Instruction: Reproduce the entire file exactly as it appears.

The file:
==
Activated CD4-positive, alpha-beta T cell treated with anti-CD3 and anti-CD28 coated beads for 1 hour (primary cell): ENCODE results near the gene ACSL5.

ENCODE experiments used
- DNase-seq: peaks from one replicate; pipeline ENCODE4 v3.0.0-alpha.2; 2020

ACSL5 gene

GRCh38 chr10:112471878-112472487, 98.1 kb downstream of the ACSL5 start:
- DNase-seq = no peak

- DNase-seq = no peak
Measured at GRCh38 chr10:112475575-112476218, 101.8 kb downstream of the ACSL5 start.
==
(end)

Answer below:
Activated CD4-positive, alpha-beta T cell treated with anti-CD3 and anti-CD28 coated beads for 1 hour (primary cell): ENCODE results near the gene ACSL5.

ENCODE experiments used
- DNase-seq: peaks from one replicate; pipeline ENCODE4 v3.0.0-alpha.2; 2020

ACSL5 gene

GRCh38 chr10:112471878-112472487, 98.1 kb downstream of the ACSL5 start:
- DNase-seq = no peak

- DNase-seq = no peak
Measured at GRCh38 chr10:112475575-112476218, 101.8 kb downstream of the ACSL5 start.